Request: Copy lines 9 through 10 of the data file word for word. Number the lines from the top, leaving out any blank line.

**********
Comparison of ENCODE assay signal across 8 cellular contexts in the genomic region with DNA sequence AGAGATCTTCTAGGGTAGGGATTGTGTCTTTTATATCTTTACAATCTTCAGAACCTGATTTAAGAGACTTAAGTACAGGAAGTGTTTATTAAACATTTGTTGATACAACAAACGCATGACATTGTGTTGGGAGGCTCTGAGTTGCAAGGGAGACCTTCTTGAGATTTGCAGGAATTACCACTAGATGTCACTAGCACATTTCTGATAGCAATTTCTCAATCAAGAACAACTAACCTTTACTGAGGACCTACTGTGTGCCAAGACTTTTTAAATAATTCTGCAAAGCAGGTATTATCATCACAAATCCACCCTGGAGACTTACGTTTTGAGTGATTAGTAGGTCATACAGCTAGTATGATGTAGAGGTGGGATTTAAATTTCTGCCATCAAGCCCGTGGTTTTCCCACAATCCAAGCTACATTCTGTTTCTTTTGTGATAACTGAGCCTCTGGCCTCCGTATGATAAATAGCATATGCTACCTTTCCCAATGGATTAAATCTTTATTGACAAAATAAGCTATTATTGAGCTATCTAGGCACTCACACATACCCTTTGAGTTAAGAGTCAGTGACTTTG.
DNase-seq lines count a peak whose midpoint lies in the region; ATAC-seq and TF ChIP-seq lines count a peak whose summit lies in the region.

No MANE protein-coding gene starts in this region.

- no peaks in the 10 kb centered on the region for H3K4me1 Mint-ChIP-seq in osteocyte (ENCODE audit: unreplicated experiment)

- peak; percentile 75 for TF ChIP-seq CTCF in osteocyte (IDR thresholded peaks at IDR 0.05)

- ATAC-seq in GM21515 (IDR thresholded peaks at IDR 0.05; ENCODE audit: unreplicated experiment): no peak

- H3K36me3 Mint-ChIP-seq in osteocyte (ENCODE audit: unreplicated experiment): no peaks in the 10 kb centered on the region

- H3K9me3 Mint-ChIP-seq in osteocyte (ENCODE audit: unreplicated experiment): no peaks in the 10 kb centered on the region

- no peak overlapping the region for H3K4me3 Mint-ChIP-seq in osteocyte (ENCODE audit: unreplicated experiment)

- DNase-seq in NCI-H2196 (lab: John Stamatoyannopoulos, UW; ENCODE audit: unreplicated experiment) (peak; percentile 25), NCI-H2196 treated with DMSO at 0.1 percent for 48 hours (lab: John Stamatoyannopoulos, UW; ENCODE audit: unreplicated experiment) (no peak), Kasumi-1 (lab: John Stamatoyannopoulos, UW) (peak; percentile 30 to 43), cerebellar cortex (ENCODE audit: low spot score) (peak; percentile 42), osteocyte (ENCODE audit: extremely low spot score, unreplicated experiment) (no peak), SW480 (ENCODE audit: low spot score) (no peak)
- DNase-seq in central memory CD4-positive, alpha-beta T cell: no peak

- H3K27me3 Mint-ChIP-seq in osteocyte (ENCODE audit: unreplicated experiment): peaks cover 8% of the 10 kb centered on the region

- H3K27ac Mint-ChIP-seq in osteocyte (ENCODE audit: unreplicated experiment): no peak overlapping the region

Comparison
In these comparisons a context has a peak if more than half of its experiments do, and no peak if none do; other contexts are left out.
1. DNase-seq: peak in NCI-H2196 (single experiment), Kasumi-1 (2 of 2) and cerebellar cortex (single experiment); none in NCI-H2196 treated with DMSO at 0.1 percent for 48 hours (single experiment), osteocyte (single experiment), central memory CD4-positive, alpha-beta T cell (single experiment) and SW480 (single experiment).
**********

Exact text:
- no peak overlapping the region for H3K4me3 Mint-ChIP-seq in osteocyte (ENCODE audit: unreplicated experiment)

- DNase-seq in NCI-H2196 (lab: John Stamatoyannopoulos, UW; ENCODE audit: unreplicated experiment) (peak; percentile 25), NCI-H2196 treated with DMSO at 0.1 percent for 48 hours (lab: John Stamatoyannopoulos, UW; ENCODE audit: unreplicated experiment) (no peak), Kasumi-1 (lab: John Stamatoyannopoulos, UW) (peak; percentile 30 to 43), cerebellar cortex (ENCODE audit: low spot score) (peak; percentile 42), osteocyte (ENCODE audit: extremely low spot score, unreplicated experiment) (no peak), SW480 (ENCODE audit: low spot score) (no peak)